Levin and Ōhau will start getting fluoridated water from the middle of next year.
Some residents will be shocked by this, but Horowhenua has no choice and the decision has been taken away from the council. Horowhenua is one of 14 local authorities that have received instructions from the Director-General of Health under the Health (Drinking Water Fluoridation) Amendments 2021 to start fluoridating their drinking water supplies by July 31. Council chief executive Monique Davidson said the council was “obliged to comply with the directive”.
The Act transfers decision-making power regarding fluoride from local authorities to the Director-General of Health. This change allows for a nationally consistent approach to community water fluoridation based on its recognized health benefits.
The estimated cost of introducing fluoridation to the Levin and Ōhau drinking water supplies is $1 million, with ongoing management and monitoring costs of $40,000 per year. The council has applied to the Ministry of Health for funding to install the technology needed to add fluoride to the water supplies in Levin and Ōhau.
However, if the council waits for the outcome of its funding application before installing it, it will not be able to meet the July 31 deadline. In order to start planning and procurement immediately, and to ensure council meets the requirements of the Act, Horowhenua District Council voted to amend its capital budget at its November 23 meeting to provide fluoridation for the Levin and Ōhau water supplies. Work will begin in early 2023.
Mayor Bernie Wanden said, “The fluoridation of the drinking water supply in Levin and Ōhau is an important step in improving the oral health of our community. Ultimately, it is a government directive that we must follow.”
Chief executive Monique Davidson said: “The department’s directive comes at a time when the industry is facing many changes – some local, some national. Fluoridation is a controversial On this topic, our community may have a different point of view. The City Council has an obligation to comply with the directive and it is time for us to enforce it for the community. The only challenge we face now is to ensure that future oral health problems do not occur in our region. equality phenomenon.”
The Ministry of Health provided the following data to support this decision:
The Levin and Ōhau water supplies are located within the former MidCentral District Sanitation Board area.
2020 data for children ages 0-12 in the MidCentral District Health Board area shows:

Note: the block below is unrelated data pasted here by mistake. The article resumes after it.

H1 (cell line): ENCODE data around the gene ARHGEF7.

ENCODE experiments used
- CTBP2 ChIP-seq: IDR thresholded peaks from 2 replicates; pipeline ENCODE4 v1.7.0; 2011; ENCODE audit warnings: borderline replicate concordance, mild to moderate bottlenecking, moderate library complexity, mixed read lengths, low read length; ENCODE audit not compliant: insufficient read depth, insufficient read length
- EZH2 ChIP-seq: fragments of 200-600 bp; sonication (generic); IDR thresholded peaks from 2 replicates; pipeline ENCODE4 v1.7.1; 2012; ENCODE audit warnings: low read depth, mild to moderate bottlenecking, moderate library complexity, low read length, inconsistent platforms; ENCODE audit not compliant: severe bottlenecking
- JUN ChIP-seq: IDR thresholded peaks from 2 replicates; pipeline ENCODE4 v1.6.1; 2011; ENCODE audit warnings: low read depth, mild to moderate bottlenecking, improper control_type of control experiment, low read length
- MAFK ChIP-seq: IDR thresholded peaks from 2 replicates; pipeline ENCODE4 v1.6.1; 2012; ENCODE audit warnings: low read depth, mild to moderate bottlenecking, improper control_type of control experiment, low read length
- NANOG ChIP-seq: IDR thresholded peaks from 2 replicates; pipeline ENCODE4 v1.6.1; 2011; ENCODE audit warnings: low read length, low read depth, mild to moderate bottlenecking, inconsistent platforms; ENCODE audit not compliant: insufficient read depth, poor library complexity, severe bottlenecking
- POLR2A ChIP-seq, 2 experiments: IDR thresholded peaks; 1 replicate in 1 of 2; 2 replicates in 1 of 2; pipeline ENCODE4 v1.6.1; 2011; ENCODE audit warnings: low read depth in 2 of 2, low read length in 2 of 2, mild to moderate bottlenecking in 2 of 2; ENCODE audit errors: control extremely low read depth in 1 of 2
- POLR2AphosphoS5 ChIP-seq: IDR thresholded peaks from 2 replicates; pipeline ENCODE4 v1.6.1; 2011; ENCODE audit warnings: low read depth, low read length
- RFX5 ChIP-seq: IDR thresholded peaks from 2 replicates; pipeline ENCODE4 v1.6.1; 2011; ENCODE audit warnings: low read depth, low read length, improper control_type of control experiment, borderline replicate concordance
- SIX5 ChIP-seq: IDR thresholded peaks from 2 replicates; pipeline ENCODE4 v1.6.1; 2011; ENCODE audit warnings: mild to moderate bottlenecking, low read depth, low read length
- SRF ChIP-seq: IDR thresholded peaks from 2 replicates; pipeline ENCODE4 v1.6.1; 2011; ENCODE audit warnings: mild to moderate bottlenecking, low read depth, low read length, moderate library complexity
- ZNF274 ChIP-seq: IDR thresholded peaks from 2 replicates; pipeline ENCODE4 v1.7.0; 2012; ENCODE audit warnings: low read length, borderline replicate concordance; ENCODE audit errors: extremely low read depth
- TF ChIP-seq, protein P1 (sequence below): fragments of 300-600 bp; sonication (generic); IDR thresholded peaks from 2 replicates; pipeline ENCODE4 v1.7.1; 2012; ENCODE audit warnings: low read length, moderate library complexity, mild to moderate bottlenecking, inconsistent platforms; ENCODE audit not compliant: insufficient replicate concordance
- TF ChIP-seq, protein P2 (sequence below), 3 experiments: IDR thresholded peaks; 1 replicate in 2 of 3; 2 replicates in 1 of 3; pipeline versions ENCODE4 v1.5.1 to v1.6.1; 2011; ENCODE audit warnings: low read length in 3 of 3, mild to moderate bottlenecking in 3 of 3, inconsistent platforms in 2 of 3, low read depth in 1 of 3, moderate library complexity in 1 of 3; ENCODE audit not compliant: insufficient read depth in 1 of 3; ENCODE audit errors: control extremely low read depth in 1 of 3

• Overall, 42% of children experienced tooth decay by age 5;
• On average, 5-year-olds have 1.89 decayed, missing or filled primary teeth, while 8th graders have an average of 1.10 decayed, missing or filled adult teeth;
• Māori and Pasifika children had significantly worse outcomes than other children in the Central District Health Board area. For example, 59% of Māori children experienced decay by the age of 5, compared to 37% of all other (non-Māori and non-Pacific) children.
Horowhenua District Council’s 2017-2020 New Zealand Health Survey results show:
• 67.5% of adults (ages 15+) will have one or more teeth extracted in their lifetime due to decay, abscess, infection or gum disease;
• 7.9% of adults (ages 15+) had one or more teeth removed in the past 12 months due to decay, abscess, infection or gum disease.
The evidence supporting the decision of the Director-General of Health shows that fluoridation has been shown to be a safe, affordable and effective way to prevent tooth decay. Community water fluoridation benefits everyone, but especially children, Māori, Pacific Islanders and our most vulnerable. That’s why it is supported by the Pasifika Dental Association and Te Ao Mārama (New Zealand Māori Dental Association). Water fluoridation helps prevent tooth decay, along with regular brushing with fluoride toothpaste, eating healthy foods, and avoiding sugary drinks.
Fluoride in water is like a permanent restoration kit for your teeth. The effects of fluoride in water have been intensively studied around the world (including New Zealand) over the past 60 years, but there is no evidence that it causes any major health problems at the levels used in New Zealand. Adding fluoride to water in New Zealand continues to have a positive impact in reducing the incidence of tooth decay and is particularly important in reducing socioeconomic health inequities.
“Approximately 20,000 people in the Levin community will benefit from improved oral health because fluoride will significantly reduce the prevalence and severity of cavities,” said Mayor Wanden. Like all problems, he said, there will be “those Science naysayers”, but all claims in favor of fluoridated water supplies are supported by evidence from the Ministry of Health and the World Health Organization.